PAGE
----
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  • 2018Keeganphd

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'I am simply an athlete': a psychological exploration of athletic identity in physical impairment and amputation

Research output: ThesisDoctoral Thesis

Published
  • Kimberley Keegan
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Publication date2018
Number of pages176
QualificationPhD
Awarding Institution
Supervisors/Advisors
Publisher
  • Lancaster University
Original languageEnglish

Abstract

Individuals with limb loss or other physical impairments are subject to devalued ‘disability’ identities. There is an increasing amount of research to show that negative experiences of ‘disability’ can be attributed to stigmatising societal attitudes. The first aim of the thesis was to complete a meta-synthesis exploring the identity-related experiences of elite athletes with physical impairments. This review demonstrated that sport facilitated valued identities, whereby individuals could adopt ‘athlete’ as a dominant identity, move from ‘incompetence’ to ‘competence’, and use sport as a path to agency. However, the findings also captured the challenges to valued identities, which included the experience of social stigma, challenging the social meanings of ‘disability’, and the simultaneous marginalisation of gender. The review concluded that the development of valued identities within sport may help to challenge the common social views attached to a ‘disability’ identity.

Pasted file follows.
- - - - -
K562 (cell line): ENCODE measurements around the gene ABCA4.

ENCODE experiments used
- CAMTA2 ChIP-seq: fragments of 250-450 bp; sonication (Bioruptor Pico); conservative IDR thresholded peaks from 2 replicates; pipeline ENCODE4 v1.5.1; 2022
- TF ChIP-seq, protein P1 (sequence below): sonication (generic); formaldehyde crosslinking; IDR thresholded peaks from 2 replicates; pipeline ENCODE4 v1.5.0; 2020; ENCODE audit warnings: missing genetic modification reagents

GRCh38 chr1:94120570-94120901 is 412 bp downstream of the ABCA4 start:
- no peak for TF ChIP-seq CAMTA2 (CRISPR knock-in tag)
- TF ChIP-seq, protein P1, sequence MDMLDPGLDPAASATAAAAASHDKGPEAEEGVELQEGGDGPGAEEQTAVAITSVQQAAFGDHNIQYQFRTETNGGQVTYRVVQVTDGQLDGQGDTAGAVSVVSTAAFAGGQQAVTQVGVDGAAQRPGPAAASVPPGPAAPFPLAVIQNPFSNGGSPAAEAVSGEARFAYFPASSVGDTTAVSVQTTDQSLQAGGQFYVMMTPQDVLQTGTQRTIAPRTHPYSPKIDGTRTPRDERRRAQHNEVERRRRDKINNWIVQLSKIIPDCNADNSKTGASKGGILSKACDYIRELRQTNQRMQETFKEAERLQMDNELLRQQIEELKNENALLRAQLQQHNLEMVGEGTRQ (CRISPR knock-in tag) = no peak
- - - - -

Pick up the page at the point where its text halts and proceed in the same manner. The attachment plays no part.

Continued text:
The second aim of the thesis was to examine whether perceived social stigma mediated the relationship between physical activity and athletic identity for individuals with amputations. There is an established direct relationship between increased physical activity and stronger athletic identity within the general population, however it is indicated that this relationship is somewhat disrupted for people with limb loss. The findings confirmed that the relationship between increased physical activity and stronger athletic identity operated through a reduction in perceived social stigma for the sample. The findings demonstrate the positive psychological effects associated with physical activity for individuals with amputation. Theoretical, clinical and research implications are discussed regarding the implementation of physical activity as an effective element of physical rehabilitation following limb loss.
Finally, the critical appraisal aimed to capture the author’s reflections on the subject topic within clinical psychology, strengths and limitations of the project and recommendations for future research.